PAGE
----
• Re-purpose a developer environment for different use cases.
  • Provide dedicated custom IDE for specific tools.
  • Provide different perspectives for individual users or groups of users.

With Eclipse Che 7, you can bring your own custom editor for the developer workspaces:

Example of Eclipse Dirigible currently available within Che workspaces

Enterprise Readiness

Eclipse Che 7 provides out-of-the box capabilities that makes it smooth and easy to adopt by enterprises. It provides centrally hosted private developer workspaces that makes projects easy to share and easy to manage, but with enterprise-grade security.

Deploy on any Kubernetes

Che 7 supports deployment on any public Kubernetes cluster or an on-premises data center, behind your proxy. There are various configurations options which will allow you to secure your deployment and allow you to secure all communication between the workspace pod and the browser. You can use your certificates to enable HTTPS and SSL. You can also deploy in single-host or multi-host.

Eclipse Che 7 introduces a new Operator, published on which greatly simplify the deployment and the management of Eclipse Che on Kubernetes. With the operator, Eclipse Che provides built-in high availability, rollout updates and automatic health check.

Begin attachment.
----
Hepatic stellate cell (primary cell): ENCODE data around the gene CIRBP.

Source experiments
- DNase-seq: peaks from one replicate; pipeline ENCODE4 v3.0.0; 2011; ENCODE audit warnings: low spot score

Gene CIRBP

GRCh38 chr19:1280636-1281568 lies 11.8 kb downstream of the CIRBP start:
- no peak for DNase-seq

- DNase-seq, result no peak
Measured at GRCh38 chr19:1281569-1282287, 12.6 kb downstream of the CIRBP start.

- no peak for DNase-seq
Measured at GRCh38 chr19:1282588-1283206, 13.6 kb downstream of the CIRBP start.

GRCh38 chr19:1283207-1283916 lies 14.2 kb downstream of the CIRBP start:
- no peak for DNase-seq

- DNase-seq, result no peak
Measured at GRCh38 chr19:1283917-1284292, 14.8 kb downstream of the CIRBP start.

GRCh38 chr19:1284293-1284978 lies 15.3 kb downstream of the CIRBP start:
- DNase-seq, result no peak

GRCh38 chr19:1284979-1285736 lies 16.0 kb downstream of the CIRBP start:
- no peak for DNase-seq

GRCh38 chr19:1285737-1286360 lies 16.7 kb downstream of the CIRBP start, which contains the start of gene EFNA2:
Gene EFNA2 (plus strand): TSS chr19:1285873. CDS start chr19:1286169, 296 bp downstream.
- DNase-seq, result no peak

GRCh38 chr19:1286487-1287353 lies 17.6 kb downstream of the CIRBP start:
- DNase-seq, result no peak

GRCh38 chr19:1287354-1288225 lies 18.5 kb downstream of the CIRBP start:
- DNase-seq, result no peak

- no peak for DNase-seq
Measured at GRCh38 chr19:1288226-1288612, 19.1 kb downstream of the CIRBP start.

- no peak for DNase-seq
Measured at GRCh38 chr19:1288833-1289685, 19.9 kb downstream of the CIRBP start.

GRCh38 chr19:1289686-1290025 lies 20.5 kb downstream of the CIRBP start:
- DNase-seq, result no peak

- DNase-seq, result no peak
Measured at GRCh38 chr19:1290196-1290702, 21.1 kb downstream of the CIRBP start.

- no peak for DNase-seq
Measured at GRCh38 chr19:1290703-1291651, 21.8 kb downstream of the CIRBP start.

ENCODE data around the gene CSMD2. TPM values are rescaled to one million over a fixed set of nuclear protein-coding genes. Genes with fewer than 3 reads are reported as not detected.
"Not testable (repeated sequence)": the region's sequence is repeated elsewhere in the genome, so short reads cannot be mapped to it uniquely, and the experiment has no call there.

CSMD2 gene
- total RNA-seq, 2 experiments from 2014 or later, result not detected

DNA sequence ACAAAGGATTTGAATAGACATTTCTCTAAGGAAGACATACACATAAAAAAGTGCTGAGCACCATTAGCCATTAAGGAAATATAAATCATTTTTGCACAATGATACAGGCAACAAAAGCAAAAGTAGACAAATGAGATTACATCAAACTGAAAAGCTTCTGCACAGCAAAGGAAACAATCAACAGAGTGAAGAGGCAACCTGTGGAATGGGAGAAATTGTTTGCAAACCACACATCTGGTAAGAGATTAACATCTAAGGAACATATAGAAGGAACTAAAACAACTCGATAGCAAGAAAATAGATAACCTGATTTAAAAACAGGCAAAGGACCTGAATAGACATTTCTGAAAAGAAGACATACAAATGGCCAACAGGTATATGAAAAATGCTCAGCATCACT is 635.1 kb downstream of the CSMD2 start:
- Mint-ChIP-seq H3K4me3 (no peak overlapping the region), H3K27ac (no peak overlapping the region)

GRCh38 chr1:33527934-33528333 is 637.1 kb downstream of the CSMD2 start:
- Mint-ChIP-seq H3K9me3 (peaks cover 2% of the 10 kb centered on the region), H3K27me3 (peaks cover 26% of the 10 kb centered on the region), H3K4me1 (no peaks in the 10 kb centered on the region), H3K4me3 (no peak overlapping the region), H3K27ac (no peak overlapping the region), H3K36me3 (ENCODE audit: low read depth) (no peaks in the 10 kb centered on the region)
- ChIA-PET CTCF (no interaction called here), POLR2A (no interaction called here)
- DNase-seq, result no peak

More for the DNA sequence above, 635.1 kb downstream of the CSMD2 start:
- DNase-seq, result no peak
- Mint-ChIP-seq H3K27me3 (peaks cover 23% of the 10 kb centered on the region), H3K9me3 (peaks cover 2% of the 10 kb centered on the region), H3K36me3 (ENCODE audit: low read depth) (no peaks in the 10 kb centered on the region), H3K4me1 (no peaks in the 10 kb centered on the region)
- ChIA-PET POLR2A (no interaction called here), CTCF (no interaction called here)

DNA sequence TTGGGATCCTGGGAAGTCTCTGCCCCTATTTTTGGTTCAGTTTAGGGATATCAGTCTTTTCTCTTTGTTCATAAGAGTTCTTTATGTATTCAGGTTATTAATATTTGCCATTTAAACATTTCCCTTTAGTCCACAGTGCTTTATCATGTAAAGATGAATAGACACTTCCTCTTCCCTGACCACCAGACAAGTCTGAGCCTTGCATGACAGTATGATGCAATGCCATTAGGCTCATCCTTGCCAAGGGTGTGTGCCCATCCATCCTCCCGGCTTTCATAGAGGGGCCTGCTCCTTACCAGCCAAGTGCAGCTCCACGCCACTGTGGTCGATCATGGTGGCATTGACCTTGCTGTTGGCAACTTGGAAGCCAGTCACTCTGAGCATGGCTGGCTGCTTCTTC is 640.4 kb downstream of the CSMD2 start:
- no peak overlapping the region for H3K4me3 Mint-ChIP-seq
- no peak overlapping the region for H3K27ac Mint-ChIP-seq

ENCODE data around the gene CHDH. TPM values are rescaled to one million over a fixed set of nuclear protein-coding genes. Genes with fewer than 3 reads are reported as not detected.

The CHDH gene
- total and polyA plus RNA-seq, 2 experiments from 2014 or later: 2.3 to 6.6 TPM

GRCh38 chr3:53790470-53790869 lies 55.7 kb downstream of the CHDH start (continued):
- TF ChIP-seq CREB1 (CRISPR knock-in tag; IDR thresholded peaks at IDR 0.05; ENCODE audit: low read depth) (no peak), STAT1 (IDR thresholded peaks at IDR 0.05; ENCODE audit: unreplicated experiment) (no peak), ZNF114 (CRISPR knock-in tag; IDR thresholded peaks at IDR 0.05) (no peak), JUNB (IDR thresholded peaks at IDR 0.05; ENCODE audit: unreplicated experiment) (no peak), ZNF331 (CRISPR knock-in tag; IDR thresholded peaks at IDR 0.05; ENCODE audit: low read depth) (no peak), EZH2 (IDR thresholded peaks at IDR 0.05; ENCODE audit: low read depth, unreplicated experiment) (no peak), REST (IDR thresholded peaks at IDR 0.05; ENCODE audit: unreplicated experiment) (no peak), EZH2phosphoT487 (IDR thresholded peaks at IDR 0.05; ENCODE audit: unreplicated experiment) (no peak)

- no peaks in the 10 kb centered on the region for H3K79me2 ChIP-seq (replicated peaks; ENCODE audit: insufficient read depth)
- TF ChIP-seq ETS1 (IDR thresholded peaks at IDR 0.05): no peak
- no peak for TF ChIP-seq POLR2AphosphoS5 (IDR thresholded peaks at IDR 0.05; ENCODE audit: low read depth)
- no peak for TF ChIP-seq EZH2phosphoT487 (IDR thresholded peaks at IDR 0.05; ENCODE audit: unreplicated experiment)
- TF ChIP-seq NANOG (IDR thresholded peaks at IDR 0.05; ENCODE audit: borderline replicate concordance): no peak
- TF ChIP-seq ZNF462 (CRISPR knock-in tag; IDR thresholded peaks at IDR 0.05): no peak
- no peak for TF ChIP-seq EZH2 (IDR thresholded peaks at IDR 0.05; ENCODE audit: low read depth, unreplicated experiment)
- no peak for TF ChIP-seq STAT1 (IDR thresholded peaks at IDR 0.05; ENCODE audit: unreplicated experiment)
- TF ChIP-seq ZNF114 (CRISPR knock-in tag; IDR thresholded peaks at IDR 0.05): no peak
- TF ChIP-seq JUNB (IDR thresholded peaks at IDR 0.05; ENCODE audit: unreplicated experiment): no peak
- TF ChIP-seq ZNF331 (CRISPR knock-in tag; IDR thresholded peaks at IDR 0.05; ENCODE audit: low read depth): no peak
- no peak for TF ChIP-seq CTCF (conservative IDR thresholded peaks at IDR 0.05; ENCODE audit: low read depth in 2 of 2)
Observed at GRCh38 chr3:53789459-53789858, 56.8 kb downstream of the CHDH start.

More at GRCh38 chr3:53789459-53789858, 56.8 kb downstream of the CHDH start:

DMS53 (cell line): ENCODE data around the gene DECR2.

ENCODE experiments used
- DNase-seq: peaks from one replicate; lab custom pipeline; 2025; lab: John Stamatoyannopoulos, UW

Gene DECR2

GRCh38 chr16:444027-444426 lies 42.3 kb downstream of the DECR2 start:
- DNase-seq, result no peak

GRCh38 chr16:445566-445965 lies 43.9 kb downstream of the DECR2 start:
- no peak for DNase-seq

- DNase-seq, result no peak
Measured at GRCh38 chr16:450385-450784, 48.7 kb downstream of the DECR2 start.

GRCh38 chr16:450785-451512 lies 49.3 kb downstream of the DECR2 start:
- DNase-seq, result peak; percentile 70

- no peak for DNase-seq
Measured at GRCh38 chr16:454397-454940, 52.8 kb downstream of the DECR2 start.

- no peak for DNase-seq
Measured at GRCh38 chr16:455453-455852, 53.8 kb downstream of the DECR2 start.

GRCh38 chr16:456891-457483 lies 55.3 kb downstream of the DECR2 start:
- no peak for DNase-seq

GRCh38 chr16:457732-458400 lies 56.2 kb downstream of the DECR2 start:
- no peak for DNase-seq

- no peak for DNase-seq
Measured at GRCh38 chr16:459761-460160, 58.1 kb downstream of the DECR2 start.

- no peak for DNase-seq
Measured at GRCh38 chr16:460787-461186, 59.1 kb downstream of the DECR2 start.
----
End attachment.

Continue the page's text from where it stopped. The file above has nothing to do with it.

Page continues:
You’ll find different guides for deploying your own instance of Eclipse Che:

Easy to Monitor and Administer

As a Kubernetes-native application, Eclipse Che provides state-of-the-art monitoring and tracing capabilities, integrating with Prometheus and Grafana. This provides any Ops the ability to easily monitor the state of the platform.

Che can expose a certain set of datas and metrics which will be processed by Prometheus and Grafana on dashboards allowing to monitor:

  • Consumption of resources like CPU and memory
  • Number of concurrent users
  • Number of running workspaces
  • Statistics about workspace start/stop rate, as well as average workspace start time.
Workspaces Monitoring Grafana Dashboard

You can learn more about the new monitoring capabilities on the following documentation.

Integrate with LDAP/AD and OAuth

Eclipse Che 7 includes Keycloak to handle authentication and security. It enables integration with any single sign-on (SSO), OAuth providers, as well as with Active Directory or LDAP.